Book Review -- Untamed by Lisa Harper

"Jesus confronted confusion, oppression, dishonesty, and spiritual deadness because He cares so much about us and isn't willing to let us settle for anything less than the abundant life and absolute freedom God created for us to enjoy," so Lisa Harper emphatically states in the eighth chapter of Untamed, entitled "The Divine Trait of Stepping on Toes." 
It is bold statements like this that cause you to sit up and take notice as Harper one by one debunks the myth of the milquetoast Jesus that plagues our world today.  In chapters with titles like "Rough, Tough, and Ready to Rumble," "Simply Irresistible," and "The God Who Leaves Men Gaping," Harper systematically challenges wrong perceptions of Christ and offers scriptural proof that we serve a God who is wildly untamed.
Harper weaves a mixture of anecdotes from her own life (growing up in a divorced home, being a victim of childhood molestation, and being reared under chauvanistic teaching,) with Bible stories and passages to help readers identify with each characteristic of Christ that she unveils.  She weaves in powerful quotes from respected Bible teachers and preachers and word studies that reference Greek and Hebrew. She concludes each chapter with discussion questions & scripture passages for further study.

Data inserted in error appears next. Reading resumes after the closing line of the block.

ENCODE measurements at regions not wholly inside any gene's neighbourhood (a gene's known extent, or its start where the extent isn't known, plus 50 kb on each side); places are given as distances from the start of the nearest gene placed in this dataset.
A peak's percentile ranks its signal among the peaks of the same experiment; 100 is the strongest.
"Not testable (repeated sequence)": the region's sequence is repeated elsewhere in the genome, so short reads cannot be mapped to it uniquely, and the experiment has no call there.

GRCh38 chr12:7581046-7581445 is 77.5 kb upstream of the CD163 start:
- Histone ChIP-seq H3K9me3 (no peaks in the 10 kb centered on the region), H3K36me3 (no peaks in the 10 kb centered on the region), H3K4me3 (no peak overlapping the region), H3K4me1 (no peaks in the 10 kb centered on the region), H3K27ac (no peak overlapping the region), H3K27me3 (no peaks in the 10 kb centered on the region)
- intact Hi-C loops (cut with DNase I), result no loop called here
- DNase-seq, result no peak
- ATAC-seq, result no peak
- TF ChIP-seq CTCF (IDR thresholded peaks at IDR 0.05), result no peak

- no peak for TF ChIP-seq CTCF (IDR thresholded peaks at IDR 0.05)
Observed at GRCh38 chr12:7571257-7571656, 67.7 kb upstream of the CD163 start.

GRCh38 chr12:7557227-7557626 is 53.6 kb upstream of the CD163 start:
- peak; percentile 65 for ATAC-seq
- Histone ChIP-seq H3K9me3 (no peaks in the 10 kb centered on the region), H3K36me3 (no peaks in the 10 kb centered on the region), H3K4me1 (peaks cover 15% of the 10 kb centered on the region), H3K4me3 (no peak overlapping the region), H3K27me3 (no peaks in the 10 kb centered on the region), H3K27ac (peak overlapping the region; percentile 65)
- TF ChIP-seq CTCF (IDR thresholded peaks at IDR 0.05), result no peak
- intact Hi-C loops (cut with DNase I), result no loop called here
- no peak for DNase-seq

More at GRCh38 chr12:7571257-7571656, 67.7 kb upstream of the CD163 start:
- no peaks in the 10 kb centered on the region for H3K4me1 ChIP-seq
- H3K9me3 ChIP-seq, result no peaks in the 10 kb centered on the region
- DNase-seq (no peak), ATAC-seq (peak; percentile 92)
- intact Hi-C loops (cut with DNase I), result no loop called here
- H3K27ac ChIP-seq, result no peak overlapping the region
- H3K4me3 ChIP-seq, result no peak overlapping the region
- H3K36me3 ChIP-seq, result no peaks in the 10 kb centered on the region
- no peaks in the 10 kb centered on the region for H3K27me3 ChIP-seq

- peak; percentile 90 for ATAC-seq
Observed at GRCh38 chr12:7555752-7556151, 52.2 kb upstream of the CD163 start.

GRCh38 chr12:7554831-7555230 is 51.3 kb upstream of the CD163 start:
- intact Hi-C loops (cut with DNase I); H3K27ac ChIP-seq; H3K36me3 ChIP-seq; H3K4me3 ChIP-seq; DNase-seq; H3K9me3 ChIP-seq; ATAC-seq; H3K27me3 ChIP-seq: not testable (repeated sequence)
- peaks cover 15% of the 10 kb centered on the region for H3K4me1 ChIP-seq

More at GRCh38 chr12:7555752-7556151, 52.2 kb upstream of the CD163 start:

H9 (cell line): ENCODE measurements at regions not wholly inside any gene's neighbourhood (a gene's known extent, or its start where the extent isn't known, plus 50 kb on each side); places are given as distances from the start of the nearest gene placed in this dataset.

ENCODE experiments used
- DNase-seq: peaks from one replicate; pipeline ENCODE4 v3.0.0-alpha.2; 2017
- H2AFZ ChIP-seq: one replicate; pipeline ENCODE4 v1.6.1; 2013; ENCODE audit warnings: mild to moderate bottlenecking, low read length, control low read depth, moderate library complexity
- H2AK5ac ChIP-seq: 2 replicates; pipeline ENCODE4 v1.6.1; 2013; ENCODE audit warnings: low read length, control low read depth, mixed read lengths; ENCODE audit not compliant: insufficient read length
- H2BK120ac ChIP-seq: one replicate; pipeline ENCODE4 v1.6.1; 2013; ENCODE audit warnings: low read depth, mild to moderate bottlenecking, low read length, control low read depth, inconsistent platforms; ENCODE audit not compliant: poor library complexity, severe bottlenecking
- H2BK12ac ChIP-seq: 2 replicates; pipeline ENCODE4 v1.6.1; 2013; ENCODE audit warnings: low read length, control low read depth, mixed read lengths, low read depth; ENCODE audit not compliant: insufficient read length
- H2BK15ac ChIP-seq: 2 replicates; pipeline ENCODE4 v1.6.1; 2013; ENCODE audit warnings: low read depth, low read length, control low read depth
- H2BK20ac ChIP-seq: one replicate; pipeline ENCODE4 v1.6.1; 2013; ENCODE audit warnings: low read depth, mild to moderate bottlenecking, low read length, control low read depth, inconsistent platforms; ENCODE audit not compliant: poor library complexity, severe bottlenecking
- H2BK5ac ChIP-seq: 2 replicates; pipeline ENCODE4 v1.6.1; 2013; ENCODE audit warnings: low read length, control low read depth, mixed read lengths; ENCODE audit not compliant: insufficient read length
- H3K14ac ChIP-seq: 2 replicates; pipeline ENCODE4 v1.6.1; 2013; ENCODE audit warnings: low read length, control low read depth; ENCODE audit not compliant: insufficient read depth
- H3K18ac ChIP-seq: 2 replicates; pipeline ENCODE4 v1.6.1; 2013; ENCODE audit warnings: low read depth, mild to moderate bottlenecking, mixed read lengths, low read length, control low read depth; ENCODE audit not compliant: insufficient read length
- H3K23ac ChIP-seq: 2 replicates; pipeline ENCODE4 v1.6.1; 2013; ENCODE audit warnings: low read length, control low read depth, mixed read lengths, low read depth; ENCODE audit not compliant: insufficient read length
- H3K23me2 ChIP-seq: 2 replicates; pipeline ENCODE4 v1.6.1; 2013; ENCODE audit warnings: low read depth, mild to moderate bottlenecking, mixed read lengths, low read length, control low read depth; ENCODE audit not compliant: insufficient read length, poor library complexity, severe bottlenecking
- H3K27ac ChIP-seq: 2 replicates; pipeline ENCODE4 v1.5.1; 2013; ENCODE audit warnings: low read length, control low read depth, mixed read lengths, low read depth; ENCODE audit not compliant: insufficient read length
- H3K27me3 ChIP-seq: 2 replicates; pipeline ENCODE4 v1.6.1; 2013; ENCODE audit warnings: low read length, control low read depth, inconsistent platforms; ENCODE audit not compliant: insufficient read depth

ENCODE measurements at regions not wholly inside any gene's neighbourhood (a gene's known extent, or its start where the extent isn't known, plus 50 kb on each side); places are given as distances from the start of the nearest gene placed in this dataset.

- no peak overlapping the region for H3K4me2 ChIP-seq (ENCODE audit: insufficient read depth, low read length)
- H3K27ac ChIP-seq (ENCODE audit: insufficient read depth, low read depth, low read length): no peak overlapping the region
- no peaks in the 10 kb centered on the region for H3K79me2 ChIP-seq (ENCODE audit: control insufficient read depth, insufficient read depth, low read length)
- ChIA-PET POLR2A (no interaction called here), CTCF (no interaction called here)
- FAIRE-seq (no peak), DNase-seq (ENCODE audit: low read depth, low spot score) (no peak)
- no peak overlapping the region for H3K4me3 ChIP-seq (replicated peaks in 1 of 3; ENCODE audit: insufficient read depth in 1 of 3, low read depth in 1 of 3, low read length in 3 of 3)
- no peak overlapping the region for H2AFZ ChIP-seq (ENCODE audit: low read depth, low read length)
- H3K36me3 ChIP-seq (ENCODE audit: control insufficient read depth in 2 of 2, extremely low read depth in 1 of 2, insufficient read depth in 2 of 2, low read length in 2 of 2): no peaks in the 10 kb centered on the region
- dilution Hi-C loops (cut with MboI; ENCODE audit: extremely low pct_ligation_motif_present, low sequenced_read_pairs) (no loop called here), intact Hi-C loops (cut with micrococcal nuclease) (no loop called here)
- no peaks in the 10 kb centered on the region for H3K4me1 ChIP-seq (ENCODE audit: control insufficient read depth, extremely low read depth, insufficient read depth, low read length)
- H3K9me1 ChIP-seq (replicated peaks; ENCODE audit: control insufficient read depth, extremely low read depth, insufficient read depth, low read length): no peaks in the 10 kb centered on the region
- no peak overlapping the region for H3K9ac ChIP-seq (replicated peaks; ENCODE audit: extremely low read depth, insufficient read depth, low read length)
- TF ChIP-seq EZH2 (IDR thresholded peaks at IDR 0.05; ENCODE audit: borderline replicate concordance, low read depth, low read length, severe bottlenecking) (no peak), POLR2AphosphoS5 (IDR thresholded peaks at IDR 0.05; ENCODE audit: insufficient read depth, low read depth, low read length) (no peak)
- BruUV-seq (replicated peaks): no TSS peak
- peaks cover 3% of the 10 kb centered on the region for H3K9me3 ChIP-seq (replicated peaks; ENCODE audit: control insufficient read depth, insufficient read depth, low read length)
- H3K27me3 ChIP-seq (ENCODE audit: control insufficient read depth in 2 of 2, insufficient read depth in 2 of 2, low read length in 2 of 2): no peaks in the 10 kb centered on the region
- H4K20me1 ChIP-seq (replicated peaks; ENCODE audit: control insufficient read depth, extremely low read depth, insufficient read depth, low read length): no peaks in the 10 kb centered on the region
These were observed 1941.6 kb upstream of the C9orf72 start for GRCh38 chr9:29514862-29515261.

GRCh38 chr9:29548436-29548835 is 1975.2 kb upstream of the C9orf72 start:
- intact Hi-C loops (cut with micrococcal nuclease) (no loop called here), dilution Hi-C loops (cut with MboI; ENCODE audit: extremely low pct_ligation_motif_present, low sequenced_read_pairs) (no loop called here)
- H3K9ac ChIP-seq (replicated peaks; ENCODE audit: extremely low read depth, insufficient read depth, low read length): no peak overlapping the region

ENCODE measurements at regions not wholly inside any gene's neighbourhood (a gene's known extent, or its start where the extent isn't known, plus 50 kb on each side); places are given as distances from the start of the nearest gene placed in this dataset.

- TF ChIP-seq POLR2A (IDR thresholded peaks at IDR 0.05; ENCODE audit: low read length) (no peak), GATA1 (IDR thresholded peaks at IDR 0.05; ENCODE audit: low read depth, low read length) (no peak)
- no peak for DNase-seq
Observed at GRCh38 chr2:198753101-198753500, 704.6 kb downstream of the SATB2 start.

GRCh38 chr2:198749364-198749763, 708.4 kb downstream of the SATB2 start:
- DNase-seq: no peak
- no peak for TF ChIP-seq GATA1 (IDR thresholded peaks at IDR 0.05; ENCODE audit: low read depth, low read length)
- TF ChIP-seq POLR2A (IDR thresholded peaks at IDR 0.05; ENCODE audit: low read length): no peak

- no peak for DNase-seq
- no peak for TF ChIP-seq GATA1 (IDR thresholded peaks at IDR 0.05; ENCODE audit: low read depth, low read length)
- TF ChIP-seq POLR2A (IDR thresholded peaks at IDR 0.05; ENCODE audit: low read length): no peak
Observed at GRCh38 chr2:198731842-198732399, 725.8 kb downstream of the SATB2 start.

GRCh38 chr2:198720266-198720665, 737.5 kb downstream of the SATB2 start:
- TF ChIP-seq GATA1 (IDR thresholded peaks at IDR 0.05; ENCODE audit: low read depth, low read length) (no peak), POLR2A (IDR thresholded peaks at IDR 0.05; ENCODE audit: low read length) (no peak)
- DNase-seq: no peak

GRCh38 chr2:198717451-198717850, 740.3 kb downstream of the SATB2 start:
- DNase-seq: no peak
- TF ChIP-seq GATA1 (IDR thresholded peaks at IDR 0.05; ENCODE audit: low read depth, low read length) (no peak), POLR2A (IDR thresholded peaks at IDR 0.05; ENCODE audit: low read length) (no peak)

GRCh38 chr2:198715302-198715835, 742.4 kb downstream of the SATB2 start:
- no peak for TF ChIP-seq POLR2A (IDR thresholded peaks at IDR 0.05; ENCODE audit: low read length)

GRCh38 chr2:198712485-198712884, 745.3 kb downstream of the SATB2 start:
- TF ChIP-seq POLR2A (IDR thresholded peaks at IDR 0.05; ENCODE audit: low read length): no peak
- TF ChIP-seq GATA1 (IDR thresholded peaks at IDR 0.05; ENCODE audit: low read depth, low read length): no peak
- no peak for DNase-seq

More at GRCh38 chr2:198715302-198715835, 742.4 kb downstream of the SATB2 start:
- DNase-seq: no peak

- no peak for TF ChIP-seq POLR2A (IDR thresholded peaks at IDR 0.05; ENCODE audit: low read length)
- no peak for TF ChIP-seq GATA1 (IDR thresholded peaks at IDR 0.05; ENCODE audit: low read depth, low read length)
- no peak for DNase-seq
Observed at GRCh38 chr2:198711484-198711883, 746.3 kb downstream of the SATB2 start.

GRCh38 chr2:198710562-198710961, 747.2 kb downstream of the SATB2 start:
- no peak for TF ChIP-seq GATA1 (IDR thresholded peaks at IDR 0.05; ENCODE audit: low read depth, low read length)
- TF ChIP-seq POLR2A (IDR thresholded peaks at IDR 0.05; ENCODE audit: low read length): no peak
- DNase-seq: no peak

Untamed's strength is in the characteristics Harper chooses to focus on -- those characteristics of Christ that we desperately need to understand and experience in order to "live and love with abandon."  At times I found myself tempted to cheer out loud as Harper championed our Savior as wildly pro-women, wildly confrontational, and wildly redemptive.  Other times I was moved to tears when she reminded me that Christ is wildly devoted and wildly attentive. 
There is only one component of this book that I wish were different.  Harper is a well-educated and articulate theologian, and by no means is this a shallow, fluffy Bible study book. 
Unfortunately, Harper occasionally tries too hard to make her Bible stories contemporary.  For example, the otherwise strong second chapter describes Mary's discovery that they had left Jesus behind in Jerusalem after the Passover.  "As soon as she got to the Holy City, she pulled Jesus's middle school picture -- the one that showed His cowlick and braces -- out of her wallet and began asking everyone if they'd seen Him.  She. . .knocked on doors,retraced their steps, and put fliers on windshields."  While I understand the literary attempt at connection, it comes across as over the top, distracting, and slightly irreverent.  Though tempted to discard the book after several similar passages, I am very glad I persisted to the end.  Harper seemed to have gotten that style out of her system and settles into a thoughtful, reverent, yet very contemporarily relevant book.
Untamed is appropriate for Sunday school, women's Bible studies, or as a small group or personal study.

“I received this book for free from WaterBrook Multnomah Publishing Group for this review”

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